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Nathan Sorry Part One
posted February 9, 2010
Self-Published, mini-comic, 28 pages, 2009, $3
Ordering Numbers: nathansorry.com
There are at least a thousand different ways to read comics. One of the oddest I've encountered is to treat the scripting and the artwork as rough vehicles for a concept that exists in some state removed from the execution of that concept. A comic book as a staged reading, or an animatic. I think you can trace this way of approaching comics all the way back to the bad old days, when comics were more frequently seen as advertisements for something -- anything -- other than being that comic. The comic wasn't as important as the potential for that comic to become something else. It's only in the last 15 years of critical writing on comics that folks have to my eye become routinely comfortable in simply pointing out artwork that looks beautiful, or dialogue that's funny, or adventures that rouse.
The rough guide method of processing comics is still around. There are some people for whom comics are a method of going from A to B who still want to see what they want to see in a comic rather than the comic itself. It's achieved a second life as a way one ends up looking at the comics of newer creators. When you review newer work, you want to be gentler than usual and as generous as possible in ascribing motive, comics being one of those art forms where perceived shortcomings can be intentional craft. Mostly you want to see potential. The question becomes not "is there a good comic there?" but "can I see a good comic in there?" It's a tricky path to negotiate and still stay focused on the comic itself.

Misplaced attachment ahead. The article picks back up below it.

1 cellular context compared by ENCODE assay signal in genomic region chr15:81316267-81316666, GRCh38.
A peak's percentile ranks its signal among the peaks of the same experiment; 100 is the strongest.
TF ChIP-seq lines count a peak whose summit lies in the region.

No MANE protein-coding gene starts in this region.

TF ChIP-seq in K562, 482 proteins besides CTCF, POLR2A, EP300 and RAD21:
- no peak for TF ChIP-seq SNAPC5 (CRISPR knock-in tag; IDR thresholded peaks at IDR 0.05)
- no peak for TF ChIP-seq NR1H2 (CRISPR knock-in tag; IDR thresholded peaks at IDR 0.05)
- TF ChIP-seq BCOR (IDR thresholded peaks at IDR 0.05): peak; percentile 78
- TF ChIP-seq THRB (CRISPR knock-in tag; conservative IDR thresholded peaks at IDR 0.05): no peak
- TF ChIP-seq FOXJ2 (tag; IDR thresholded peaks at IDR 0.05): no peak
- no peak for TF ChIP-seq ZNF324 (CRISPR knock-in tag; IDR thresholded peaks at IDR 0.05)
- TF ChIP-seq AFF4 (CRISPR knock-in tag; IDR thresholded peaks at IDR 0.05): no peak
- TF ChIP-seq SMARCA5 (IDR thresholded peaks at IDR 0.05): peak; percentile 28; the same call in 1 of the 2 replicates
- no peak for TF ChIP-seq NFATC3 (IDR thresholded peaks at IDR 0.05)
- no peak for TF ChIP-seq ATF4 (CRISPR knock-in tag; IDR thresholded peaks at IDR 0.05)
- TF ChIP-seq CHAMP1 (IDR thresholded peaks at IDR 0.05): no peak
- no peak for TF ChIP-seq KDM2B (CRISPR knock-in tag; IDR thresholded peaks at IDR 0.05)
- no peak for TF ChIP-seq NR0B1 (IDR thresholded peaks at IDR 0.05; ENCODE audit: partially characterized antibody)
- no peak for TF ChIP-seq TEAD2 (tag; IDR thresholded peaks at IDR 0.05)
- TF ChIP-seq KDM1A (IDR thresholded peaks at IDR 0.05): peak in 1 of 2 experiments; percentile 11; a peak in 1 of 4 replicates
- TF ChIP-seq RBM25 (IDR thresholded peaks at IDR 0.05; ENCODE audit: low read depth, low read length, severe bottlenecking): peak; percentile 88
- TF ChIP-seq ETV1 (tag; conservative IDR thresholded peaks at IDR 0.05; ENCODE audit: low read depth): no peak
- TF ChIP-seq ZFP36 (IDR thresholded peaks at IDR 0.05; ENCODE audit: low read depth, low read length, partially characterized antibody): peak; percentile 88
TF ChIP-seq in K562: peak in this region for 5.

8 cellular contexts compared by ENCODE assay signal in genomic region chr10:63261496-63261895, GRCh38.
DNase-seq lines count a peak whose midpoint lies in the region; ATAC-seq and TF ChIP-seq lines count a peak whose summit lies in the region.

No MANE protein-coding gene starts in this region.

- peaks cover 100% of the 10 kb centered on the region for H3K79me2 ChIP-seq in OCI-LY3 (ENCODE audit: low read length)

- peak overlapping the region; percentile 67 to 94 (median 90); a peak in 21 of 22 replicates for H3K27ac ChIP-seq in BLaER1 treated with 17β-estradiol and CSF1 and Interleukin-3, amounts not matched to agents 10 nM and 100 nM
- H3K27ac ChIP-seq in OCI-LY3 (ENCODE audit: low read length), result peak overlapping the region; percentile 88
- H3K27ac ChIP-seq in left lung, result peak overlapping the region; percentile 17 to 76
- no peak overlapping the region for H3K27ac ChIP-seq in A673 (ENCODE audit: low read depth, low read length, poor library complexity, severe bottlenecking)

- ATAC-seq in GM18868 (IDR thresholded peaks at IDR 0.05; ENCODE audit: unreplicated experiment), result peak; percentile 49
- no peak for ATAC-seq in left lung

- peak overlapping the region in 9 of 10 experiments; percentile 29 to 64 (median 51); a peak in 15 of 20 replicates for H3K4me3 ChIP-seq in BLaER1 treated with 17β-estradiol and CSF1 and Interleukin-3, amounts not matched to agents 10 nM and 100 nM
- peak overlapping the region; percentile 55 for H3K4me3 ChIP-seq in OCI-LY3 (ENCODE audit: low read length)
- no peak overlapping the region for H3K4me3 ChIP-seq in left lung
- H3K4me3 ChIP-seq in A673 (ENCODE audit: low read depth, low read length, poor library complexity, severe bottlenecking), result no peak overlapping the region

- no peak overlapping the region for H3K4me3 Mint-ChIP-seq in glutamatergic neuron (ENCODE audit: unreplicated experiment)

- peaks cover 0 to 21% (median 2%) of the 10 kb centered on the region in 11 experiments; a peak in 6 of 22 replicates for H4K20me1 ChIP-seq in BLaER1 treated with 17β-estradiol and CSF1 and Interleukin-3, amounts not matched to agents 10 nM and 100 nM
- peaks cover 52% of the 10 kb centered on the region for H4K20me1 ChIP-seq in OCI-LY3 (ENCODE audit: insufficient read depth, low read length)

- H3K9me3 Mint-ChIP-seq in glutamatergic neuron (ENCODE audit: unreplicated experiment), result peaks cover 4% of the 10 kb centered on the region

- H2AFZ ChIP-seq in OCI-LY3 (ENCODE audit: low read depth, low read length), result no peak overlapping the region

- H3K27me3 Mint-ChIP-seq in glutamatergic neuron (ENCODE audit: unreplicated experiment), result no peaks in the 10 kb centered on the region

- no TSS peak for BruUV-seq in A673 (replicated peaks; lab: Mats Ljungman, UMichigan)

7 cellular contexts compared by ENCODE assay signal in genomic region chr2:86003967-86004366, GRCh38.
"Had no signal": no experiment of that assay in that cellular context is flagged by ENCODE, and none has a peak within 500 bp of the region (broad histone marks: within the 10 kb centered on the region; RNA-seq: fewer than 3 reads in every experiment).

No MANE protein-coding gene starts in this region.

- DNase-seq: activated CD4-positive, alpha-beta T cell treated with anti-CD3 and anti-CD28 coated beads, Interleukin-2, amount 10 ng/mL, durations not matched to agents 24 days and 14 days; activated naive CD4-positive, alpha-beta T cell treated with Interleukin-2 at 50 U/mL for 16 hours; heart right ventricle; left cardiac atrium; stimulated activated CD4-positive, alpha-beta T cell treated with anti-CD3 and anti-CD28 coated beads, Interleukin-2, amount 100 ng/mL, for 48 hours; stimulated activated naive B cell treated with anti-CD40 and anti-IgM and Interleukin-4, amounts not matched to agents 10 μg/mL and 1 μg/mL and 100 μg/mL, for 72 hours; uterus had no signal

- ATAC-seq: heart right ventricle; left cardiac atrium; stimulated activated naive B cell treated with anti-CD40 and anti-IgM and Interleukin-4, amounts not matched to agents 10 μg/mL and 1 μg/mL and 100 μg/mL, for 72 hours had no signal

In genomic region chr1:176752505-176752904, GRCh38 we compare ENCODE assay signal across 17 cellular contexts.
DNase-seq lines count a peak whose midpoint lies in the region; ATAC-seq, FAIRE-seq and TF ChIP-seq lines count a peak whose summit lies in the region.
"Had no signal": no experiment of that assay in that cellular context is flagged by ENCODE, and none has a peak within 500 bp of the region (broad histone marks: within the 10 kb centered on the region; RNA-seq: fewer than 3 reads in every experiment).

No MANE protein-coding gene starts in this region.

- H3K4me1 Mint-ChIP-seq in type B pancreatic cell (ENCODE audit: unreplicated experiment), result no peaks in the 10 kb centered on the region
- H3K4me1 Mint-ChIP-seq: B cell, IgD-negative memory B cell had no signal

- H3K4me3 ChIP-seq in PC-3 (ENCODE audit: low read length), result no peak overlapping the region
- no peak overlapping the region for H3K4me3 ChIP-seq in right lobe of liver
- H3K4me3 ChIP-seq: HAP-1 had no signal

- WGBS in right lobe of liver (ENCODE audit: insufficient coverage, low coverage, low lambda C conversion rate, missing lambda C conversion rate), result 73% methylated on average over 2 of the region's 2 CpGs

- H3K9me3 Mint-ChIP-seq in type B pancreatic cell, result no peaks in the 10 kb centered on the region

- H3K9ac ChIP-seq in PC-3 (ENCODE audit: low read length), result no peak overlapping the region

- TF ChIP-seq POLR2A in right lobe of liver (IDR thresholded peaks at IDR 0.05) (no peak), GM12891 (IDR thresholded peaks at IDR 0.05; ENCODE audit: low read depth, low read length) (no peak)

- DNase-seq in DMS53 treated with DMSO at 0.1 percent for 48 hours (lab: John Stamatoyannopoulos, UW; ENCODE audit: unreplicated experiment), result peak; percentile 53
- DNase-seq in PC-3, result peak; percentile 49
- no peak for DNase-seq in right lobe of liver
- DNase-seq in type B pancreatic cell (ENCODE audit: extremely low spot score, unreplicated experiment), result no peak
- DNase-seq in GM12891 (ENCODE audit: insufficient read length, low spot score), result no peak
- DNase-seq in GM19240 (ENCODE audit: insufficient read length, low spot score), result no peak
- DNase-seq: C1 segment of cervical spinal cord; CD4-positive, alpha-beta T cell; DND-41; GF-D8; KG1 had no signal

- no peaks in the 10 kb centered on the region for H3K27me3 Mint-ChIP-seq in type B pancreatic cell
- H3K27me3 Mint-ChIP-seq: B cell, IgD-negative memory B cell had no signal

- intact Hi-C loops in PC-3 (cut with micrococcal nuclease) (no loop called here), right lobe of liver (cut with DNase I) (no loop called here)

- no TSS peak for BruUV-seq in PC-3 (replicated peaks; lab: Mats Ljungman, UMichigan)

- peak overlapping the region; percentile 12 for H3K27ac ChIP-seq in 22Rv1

All of that is the bloviator's way of saying I liked the concept of Nathan Sorry
but I felt it largely lacking in execution. I think a lot of writers have been trying to find a way to tell the tried and true story of "the man everyone thinks dead" through the prism of 9/11, an event that caused several people only tangentially affected to alter their lives. The potential for poignancy seems obvious. Cartoonist Rich Barrett sets up the thriller-level plot elements capably and with a minimum of fuss. He also captures an element of that specific time where people tried to either connect themselves or push away from that event, at times using all sorts of laborious strategies. He makes the event a character without dwelling on it. A lot of Nathan Sorry
seemed overly scripted, though -- the foregrounded events unfold in the way that other pieces of art unfold rather than the way observed life unfolds, if that makes any sense -- I never felt like I wasn't in a story. Some of the humor depends on stereotypes rather than observations, which is always disappointing, and there are panels that simply don't work at all in terms of bottom-line believability -- for example, a waitress leans across a table in a way that doesn't seem alluring as it does straight-up weird.
Almost everything else depends on where Nathan Sorry
goes from here. I expect the panel to panel work and humor to improve ahead of what I fear may be unexceptional thematic work. It feels right now like the story may turn into one of those genre pieces about how everyone wants to leave their current, dismal life behind -- something that's not only been done to death but in my opinion is much too facile an assertion to inject interest into most narratives. I'm surprised more people don't do work in this very comics-friendly genre, though, and there are few enough works like this one out there that I think a lot of people may give it a chance before it's done.